'Unbanked' but No Longer Ignored
Regulators, Firms Take Aim At Payday-Lending Market
Tuesday, October 13, 2009
For years, the country's makeshift network of payday lenders and check cashers has operated with little competition or federal regulation.
But as the financial crisis sparks a new wave of consumer protections, lawmakers and the private sector alike are training their sights on an industry that caters to the most vulnerable of populations: the estimated 40 million households on the margins of the nation's financial system, with limited, if any, access to banks or credit.
Congress is debating the creation of a Consumer Financial Protection Agency that would provide federal oversight of the industry for the first time. In addition, several bills have been introduced to cap the often-triple-digit interest rates on payday loans, long considered by many one of the industry's most abusive practices.
Meanwhile, big companies are muscling into a sector that has been dominated by independent operators, lured by the promise of a largely untapped $13 billion market. Wal-Mart, the world's largest retailer, stepped up the competition earlier this year by slashing prices on its most popular financial services, such as check cashing. Start-ups have emerged to offer lending to niche groups, such as Hispanic immigrants, at dramatically lower rates.
"People are always damaged by these products. . . . This can be the thing that pushes them over the brink," said Rachel Schneider, innovation director of the nonprofit Center for Financial Services Innovation. "In a recessionary environment, the consequences of using predatory products are more apparent."
In the financial world, those without access to traditional financial services have been dubbed the "unbanked." With spotty bank records and thin or nonexistent credit reports -- documents often required to rent an apartment, buy a cellphone or even get a job -- they rely on storefront businesses that may charge a 4 percent fee to cash a check or a 995 percent annual interest rate for a short-term loan.
Though the number of unbanked is difficult to track, Schneider said anecdotal evidence suggests that their ranks increased as the recession deepened. The center estimates that median household income for the unbanked is $26,390 -- about half of the national median -- and many have little to no savings.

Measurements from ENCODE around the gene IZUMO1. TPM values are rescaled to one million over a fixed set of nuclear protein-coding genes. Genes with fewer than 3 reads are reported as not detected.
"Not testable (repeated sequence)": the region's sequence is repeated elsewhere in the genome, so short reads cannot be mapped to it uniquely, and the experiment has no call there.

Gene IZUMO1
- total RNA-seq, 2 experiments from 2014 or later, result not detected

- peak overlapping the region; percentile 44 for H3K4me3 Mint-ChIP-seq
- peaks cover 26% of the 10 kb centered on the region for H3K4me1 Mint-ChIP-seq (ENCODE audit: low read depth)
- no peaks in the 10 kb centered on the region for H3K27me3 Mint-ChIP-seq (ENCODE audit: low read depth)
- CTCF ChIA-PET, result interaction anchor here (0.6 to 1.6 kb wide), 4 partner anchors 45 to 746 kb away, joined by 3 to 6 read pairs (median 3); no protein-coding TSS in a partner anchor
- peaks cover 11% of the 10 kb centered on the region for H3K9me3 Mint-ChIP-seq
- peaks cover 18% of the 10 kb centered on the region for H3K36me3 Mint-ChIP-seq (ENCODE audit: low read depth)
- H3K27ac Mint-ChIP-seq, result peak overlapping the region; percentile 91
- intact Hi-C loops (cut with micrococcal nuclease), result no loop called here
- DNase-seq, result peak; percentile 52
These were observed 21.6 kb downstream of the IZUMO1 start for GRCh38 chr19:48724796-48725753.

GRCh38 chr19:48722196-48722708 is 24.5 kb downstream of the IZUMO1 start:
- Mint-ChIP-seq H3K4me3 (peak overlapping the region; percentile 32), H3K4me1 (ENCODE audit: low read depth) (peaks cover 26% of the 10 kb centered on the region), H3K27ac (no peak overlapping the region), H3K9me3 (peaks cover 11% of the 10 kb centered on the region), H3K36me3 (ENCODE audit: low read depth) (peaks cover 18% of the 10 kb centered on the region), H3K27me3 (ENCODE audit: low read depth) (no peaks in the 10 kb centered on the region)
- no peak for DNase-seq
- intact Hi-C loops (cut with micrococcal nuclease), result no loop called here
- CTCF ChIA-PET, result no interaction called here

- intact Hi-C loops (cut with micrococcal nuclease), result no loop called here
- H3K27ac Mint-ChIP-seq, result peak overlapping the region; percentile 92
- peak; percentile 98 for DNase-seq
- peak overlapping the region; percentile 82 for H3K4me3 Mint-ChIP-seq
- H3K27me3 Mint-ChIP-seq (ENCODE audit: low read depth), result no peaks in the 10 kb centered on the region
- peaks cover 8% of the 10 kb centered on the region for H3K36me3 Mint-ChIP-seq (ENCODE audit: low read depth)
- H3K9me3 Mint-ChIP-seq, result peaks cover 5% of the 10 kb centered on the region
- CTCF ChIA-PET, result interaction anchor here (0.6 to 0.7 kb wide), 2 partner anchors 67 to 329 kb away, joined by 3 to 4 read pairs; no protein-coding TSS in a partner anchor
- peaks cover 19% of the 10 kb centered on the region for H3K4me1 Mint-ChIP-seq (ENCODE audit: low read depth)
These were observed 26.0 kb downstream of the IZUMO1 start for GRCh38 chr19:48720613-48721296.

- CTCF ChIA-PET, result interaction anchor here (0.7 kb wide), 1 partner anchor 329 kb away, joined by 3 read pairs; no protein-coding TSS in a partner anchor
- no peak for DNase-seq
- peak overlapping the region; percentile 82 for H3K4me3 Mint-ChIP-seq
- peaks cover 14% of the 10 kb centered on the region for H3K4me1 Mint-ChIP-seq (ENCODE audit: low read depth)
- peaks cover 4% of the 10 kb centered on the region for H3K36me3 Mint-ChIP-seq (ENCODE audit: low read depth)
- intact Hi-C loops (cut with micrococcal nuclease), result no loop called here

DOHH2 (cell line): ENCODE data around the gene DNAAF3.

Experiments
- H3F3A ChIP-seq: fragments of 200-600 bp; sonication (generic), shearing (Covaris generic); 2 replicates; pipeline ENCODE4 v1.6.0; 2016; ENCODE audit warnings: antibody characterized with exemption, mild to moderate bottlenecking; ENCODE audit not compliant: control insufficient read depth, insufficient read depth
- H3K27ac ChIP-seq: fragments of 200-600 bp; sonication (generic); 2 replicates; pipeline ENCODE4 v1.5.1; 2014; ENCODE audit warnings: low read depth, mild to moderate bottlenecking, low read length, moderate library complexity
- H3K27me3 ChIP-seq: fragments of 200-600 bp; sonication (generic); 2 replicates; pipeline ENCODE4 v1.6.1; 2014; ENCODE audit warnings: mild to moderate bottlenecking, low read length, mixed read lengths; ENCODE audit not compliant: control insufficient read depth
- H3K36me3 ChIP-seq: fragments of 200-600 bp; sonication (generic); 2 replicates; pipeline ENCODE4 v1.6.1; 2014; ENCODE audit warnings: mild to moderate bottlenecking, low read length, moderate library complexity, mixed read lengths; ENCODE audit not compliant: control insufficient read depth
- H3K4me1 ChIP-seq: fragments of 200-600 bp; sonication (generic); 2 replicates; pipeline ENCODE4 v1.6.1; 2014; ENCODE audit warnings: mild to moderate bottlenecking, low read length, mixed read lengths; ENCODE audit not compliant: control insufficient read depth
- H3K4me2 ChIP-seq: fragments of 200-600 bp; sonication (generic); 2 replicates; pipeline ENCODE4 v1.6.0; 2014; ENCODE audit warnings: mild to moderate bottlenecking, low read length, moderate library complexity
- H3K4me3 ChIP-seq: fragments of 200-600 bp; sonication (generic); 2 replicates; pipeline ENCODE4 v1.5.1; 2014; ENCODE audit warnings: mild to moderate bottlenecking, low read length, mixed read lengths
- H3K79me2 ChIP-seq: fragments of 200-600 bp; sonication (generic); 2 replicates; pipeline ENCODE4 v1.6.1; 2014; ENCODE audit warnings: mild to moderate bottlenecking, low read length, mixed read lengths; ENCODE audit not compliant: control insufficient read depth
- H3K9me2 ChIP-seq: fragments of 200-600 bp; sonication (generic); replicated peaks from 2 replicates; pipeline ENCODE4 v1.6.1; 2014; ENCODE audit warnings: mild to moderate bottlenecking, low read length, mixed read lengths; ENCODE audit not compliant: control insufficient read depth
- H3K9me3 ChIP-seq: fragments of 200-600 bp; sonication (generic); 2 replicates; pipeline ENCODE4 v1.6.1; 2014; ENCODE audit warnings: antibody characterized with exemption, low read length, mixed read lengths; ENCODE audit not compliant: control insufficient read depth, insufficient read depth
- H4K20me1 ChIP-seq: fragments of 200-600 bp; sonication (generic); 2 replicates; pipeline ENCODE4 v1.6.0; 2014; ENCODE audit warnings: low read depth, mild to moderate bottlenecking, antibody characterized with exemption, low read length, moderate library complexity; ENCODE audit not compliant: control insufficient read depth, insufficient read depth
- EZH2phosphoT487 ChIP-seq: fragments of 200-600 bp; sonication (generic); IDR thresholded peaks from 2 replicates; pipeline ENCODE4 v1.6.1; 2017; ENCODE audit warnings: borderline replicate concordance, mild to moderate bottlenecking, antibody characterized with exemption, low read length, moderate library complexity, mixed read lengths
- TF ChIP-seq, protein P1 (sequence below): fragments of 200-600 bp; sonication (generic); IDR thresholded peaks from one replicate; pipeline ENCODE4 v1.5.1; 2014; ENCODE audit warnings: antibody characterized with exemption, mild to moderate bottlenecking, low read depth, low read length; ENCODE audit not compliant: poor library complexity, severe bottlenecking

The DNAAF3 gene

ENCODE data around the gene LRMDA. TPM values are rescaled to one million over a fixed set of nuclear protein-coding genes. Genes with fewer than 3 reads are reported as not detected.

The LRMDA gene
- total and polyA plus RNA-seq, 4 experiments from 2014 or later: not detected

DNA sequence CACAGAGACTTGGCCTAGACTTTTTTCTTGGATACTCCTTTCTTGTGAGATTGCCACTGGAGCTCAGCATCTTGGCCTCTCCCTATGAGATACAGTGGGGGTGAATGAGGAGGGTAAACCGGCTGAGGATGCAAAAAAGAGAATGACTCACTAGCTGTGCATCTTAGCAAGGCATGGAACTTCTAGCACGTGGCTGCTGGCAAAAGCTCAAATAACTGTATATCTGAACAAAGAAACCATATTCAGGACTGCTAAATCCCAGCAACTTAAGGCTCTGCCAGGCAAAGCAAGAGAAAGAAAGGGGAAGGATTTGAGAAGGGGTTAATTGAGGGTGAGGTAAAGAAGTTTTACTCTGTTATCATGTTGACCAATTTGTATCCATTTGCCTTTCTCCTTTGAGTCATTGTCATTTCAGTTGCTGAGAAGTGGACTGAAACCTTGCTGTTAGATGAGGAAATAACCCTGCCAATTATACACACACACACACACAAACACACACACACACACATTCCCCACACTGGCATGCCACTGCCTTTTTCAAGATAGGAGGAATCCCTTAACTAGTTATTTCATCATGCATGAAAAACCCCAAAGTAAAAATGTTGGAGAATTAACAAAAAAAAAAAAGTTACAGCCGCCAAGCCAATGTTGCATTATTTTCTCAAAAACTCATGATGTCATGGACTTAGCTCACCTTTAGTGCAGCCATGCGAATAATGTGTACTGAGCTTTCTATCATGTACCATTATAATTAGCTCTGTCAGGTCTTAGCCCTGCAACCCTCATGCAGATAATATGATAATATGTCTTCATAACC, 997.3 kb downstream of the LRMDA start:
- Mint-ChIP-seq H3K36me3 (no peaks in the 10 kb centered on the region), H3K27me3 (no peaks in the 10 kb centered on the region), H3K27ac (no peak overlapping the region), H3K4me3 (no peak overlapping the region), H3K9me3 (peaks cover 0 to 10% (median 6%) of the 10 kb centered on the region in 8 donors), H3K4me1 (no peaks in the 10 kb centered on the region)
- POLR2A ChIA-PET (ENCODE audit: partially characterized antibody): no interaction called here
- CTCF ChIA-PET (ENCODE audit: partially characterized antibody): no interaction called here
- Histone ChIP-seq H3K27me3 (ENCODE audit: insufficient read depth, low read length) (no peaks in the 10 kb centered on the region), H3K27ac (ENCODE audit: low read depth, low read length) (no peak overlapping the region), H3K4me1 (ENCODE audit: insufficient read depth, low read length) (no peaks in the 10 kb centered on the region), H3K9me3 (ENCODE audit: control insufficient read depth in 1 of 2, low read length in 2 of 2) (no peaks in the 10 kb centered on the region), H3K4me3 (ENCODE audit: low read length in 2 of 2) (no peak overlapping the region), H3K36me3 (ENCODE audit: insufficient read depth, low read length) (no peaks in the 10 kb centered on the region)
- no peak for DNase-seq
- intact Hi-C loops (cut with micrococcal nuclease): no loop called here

Anthony Jeffers lives in North Carolina, where the unemployment rate is 10.7 percent, and he travels to Washington every other month to hunt for construction work. The costs are high -- he pays for an apartment in both places.
The expenses overwhelmed him last year, so Jeffers turned to a payday lender to get $800 for his rent. When he repaid the loan two weeks later, he owed about $1,100, meaning he paid more than 30 percent interest, or 975 percent on an annualized basis.
"All you're thinking of is getting your money to take care of your situation," said Jeffers, who was standing outside a check casher in the District on a recent afternoon after buying a money order to pay his rent back home. "It just seems like a lot of interest to pay back."
The proposed federal agency -- one of the White House's signature pieces of legislation -- would have broad authority to set new national standards for the non-bank industry and investigate complaints, marking the first time the industry would fall under the eye of a federal agency. Until now, it has been overseen largely by the states. Congress is still hashing out details of the legislation, and a vote is expected this fall.
"We want a watchdog on the financial industry, both the currently regulated and the unregulated market," said Steve Adamske, spokesman for the House Financial Services Committee. "Hopefully, this agency will level the playing field."